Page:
Hi! In the first of the promised updates, I take another look at the fact that English uses different sounds than your native language. It turns out that learning to distinguish between the sounds of English is not just something which helps you understand spoken English and to be understood when you speak. If your brain is not phonetically trained, you’re not using your English input fully.

The article includes audio examples and a brief explanation of why certain sounds seem different while others seem similar.

Read more in “Why it’s important to learn about the sounds of English

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Modernizing Antimoon

Hello Readers! I’ve recently gotten around to making a few much-needed technical updates to Antimoon. Here’s the list of the most important changes:

  • Click / tap / point cursor at any highlighted words to get a pop-up explanation (with additional links to online dictionaries). (Try it right now!)
  • Select any word or phrase to get a popup with links to the best online dictionaries, enabling you to quickly look it up. (Try selecting something.)
  • Completely new audio links and audio player code built around HTML5 and SoundManager — does not require Flash, works great on mobile devices. (Examples of new audio links and new audio player)
  • Wider layout for more comfortable reading of articles. More space for sidenotes (of which there are many) and large images.
  • Responsive layout for mobile devices (including blog, forum and wiki pages). Antimoon now works pretty damn well on tablets – in fact, probably the best way to read this site is sitting in an armchair, holding a tablet. As for smaller devices like smartphones… well, it works as well as it can. You’re not going to get great reading experience on a 5-inch screen anyway.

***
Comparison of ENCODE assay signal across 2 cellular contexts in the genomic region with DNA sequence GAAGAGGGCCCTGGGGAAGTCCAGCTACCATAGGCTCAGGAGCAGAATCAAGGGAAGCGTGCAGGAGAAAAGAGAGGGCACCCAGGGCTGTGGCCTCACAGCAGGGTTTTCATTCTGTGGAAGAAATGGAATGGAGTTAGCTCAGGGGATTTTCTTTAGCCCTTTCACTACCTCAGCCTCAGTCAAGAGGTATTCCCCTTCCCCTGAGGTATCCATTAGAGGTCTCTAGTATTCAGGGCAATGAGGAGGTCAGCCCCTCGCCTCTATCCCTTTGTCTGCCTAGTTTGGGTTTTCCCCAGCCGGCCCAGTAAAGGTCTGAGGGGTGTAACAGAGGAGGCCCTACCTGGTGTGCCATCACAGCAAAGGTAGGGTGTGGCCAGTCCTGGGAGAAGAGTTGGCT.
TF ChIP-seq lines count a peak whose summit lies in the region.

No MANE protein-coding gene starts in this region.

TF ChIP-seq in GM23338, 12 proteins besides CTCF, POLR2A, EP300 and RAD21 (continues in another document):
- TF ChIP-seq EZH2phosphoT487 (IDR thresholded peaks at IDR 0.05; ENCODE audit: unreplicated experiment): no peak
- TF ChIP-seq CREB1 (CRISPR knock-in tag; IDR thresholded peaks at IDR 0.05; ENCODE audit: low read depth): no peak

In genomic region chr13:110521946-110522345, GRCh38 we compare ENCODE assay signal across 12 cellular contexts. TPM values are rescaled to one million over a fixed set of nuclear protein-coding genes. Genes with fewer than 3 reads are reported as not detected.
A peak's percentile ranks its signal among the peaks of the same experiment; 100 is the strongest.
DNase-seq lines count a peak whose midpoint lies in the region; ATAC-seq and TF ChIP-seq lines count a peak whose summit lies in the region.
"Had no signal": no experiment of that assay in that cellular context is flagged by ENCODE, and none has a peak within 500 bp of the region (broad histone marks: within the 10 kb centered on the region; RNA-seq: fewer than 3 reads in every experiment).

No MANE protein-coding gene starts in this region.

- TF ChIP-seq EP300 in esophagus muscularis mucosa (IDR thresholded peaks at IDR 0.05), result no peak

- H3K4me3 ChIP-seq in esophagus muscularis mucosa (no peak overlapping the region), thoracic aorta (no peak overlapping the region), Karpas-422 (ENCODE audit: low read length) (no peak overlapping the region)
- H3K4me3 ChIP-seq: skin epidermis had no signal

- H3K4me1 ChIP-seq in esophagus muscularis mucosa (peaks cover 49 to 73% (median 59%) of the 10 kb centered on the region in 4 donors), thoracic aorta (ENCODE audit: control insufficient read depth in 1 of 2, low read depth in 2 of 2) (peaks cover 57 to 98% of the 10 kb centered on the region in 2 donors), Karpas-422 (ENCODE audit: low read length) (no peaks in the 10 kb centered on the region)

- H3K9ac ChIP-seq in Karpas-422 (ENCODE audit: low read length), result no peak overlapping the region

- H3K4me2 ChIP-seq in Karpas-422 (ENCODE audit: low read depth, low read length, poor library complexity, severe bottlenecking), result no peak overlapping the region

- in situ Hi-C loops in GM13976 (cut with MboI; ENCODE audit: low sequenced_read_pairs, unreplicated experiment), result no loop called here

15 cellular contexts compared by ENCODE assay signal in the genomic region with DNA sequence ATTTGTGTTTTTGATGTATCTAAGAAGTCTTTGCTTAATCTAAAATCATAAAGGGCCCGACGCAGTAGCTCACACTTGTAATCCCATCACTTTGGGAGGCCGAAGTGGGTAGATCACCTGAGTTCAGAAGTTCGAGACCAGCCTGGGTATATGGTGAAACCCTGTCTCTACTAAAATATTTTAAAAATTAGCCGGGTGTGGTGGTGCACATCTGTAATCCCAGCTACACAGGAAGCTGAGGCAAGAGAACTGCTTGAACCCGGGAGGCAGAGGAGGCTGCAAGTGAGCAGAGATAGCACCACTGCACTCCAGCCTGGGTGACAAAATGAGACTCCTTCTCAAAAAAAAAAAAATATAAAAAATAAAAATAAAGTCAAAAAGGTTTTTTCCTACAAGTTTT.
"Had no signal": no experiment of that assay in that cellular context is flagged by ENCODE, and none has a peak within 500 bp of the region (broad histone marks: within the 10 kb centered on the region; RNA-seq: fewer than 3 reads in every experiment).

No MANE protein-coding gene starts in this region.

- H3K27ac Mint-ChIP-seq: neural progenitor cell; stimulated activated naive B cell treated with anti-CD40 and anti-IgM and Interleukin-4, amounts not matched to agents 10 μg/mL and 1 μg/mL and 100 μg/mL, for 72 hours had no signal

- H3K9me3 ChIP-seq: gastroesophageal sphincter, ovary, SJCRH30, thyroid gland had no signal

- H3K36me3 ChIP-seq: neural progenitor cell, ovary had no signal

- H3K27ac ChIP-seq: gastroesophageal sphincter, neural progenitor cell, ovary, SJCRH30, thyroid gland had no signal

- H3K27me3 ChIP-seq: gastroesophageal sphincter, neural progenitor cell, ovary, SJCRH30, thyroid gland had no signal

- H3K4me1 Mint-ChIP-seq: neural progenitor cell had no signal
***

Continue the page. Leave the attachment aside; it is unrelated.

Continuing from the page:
• Much faster performance on blog pages and translation wiki, thanks to: optimized templates with fewer HTTP requests, optimized image size, database tuning, PHP cache & updated software.
  • A bunch of audio files have been re-recorded on new equipment for better quality.

New articles coming soon.

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YouGlish: A YouTube-based pronunciation dictionary

What do you do when you’re not sure how to pronounce an English word? You look it up in a dictionary. But what if you can’t find it in a dictionary because it’s a rare word like azure, a derived form like walked, a proper name like San Rafael, or a technical term like JSON? Until now, there were two options:

  1. Pronunciation dictionary. This works for 90% of words.
  2. Forvo. This has the advantage of giving you authentic pronunciations free from possible biases.

I was recently made aware of a third option – a website called YouGlish.com, designed by Dan Barhen. How does it work? There’s a huge mass of content available on YouTube. Some YouTube videos include transcripts. YouGlish lets you search those transcripts. Type a word, press Enter, and you get a video where someone is saying that word. The video will automatically start from the relevant sentence, so there’s no need to look for the right place. If you want more examples of your word being pronounced, simply click the big arrow button to go the next video result. You can also easily replay your sentence. It’s a very nice interface for browsing examples or real-life speech and congratulations are due to Dan for making it work so smoothly.